If, in the year of 2013, you set out to put a lot of time and Python and some hardware into building a CD player rather than a streaming service you have some explaining to do.
Last: the result
It took a year and a half of on-and-off coding, and one complete refactoring of the player core, before codplayer 0.9 entered full-time CD player duties in my living room, looking like this:
It’s now housed more elegantly, as described in this post.
Earlier: a name
It’s a COmplicated Disc Player, so codplayer. But the short form also has the benefit of being unique, and suitably silly for the endeavour. Naming code is often harder than writing it.
Initially: pop artefacts
The concept goes back to a realisation that I probably should start migrating from primarily listening to music from physical media before it is too late. Not that vinyl is threatened, but on that format I mainly collect second hand pop record from the 80s, and aren’t convinced about buying newly pressed LPs. The bulk of my active music collection is thus on CD, and that is clearly unhip.
At the same time I much prefer listening to pop albums, records with a start, an end, and an internal structure. On long travels my ipod might get told to play random tracks, but listening to an infinite stream of random tracks at home is not my preferred mode. If I want that, I put on an Avalanches mix.
iTunes does a half decent job playing albums as albums, Spotify is just useless at anything but spamming your play queue with unwanted tracks. Neither provide any kind of user interface equivalent of standing in front of the record shelves and deciding what to listen to based on the physical organisation of records. That I’m a sucker for the physical artefact is evident by the four CD copies I have of Pet Shop Boys Very, each one different and bought for a good reason.
The codplayer idea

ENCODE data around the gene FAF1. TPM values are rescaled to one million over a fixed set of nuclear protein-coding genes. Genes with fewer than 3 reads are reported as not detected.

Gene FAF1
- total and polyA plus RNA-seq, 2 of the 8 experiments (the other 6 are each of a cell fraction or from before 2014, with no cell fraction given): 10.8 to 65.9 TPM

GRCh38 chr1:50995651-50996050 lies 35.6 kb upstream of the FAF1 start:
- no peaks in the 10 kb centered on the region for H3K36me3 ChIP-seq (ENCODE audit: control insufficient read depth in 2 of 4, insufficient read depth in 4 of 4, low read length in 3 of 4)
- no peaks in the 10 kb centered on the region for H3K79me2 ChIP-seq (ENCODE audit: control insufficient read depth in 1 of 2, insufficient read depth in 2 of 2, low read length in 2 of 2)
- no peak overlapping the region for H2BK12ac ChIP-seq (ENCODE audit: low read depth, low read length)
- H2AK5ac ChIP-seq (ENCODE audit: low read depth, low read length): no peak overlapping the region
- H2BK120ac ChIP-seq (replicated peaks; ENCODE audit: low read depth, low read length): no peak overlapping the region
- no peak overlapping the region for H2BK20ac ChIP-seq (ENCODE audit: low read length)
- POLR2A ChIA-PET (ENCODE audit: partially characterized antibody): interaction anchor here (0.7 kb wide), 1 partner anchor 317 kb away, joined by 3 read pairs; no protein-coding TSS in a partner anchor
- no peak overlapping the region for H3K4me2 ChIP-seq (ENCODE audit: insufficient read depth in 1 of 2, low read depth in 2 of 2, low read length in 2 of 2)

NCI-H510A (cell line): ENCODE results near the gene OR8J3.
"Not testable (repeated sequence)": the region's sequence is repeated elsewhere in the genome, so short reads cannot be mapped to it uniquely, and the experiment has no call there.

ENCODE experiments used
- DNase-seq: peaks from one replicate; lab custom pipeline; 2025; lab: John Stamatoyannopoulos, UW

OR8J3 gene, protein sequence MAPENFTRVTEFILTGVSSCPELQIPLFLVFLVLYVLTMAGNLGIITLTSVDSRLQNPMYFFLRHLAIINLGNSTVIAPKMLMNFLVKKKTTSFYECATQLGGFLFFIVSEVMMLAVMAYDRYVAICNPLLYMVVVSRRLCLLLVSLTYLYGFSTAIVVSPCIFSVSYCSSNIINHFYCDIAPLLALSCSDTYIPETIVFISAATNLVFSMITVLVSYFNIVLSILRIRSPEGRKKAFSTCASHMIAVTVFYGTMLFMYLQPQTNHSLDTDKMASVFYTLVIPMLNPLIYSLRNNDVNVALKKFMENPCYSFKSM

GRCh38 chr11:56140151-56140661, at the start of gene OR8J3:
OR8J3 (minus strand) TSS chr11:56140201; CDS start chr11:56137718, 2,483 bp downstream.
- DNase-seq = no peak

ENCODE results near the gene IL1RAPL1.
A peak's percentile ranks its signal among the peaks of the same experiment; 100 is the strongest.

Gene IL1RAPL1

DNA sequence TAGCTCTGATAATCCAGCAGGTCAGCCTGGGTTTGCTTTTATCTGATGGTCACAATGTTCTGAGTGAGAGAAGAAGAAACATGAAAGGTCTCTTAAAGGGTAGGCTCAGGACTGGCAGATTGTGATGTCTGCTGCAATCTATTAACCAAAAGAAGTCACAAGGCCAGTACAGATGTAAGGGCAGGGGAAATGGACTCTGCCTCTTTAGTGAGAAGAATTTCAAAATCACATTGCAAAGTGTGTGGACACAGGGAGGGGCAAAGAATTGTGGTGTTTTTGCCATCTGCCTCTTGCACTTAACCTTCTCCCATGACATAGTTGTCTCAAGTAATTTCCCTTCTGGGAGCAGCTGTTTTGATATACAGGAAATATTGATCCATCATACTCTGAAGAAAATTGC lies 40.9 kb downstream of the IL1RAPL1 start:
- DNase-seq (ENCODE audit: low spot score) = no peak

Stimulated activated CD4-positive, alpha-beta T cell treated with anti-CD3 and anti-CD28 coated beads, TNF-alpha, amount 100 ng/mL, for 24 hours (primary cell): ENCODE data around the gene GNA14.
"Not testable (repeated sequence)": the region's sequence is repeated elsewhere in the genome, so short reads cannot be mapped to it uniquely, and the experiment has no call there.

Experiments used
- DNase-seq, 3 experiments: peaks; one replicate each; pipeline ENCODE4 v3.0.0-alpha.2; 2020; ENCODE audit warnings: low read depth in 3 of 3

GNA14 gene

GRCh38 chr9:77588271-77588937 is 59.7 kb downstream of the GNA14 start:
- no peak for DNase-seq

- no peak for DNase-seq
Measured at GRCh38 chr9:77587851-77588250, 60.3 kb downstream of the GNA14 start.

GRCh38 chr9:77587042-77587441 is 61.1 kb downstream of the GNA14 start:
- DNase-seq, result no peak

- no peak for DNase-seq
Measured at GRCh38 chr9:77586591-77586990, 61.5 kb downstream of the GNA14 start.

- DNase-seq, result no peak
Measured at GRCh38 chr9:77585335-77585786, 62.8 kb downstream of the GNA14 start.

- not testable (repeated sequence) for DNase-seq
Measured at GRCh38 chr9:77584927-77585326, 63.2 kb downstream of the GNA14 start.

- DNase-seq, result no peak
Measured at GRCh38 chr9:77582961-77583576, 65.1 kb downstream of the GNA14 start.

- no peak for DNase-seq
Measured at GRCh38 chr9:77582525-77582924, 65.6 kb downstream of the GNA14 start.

The core idea of codplayer is thus to be a digital music player where the main UI is the physical disc and a good old-fashioned remote control, rather than having to fiddle with a laptop or touch screen UI. The first time you play a disc it gets ripped to a file server, and subsequent times the disc just identifies the sound files to play in the ripped disc database. This enables several features:
Respecting album boundaries. My mid-90s copy of The Rise and Fall of Ziggy Stardust and the Spiders From Mars has some B-sides and demos as bonus tracks, which are nice to have. But after the closing chord to Rock’n’Roll Suicide, there should be silence, not John, I’m Only Dancing. Codplayer can force the playback to pause there.
Removing tracks. Who needs a “schizo mix” of Just Can’t Get Enough on the bonus tracks to Speak & Spell? And while I do extol the virtues of pop albums, there are some plainly awful tracks out there which are sometimes a blessing to cull.
Symlinking discs. Now we’re into deep disc fetischism, but I really, really prefer to pluck the original jewel case off the shelf and put the 1990 disc of Behaviour with the Mark Farrow typography in the player, but having it play the 2001 remaster.
Getting a high-fidelity backup of the record collection (not even flac! just pure samples and table of contents!).
Triggers and enablers
The final trigger to put these sentiments into code was that I was about to join Commons Machinery as lead developer. After five years as a solution architect using Microsoft Office as my main tool and not doing much coding at all, I wanted to refresh my developer skills before starting the new job. This was a suitable project for that.
At the same time all those cheap Linux platforms were proliferating, so it was suddenly feasible to have a small, fanless computer in the hifi rack shuffling samples with Python code.
That little Raspberry Pi sounds brilliantly. I was afraid this was hifi placebo, but the rational explanation is that my DAC can do a much better job when fed samples over USB than an RCA S/PDIF cable. On USB it has control of the all-critical clock, but on S/PDIF it’s just a slave to the clock in the CD transport (in this case a half-decent DVD player).
Finally, the knowledge that all those bits shuffling to the DAC are now fully under my own control and perform excellently is almost as rewarding than the sound itself.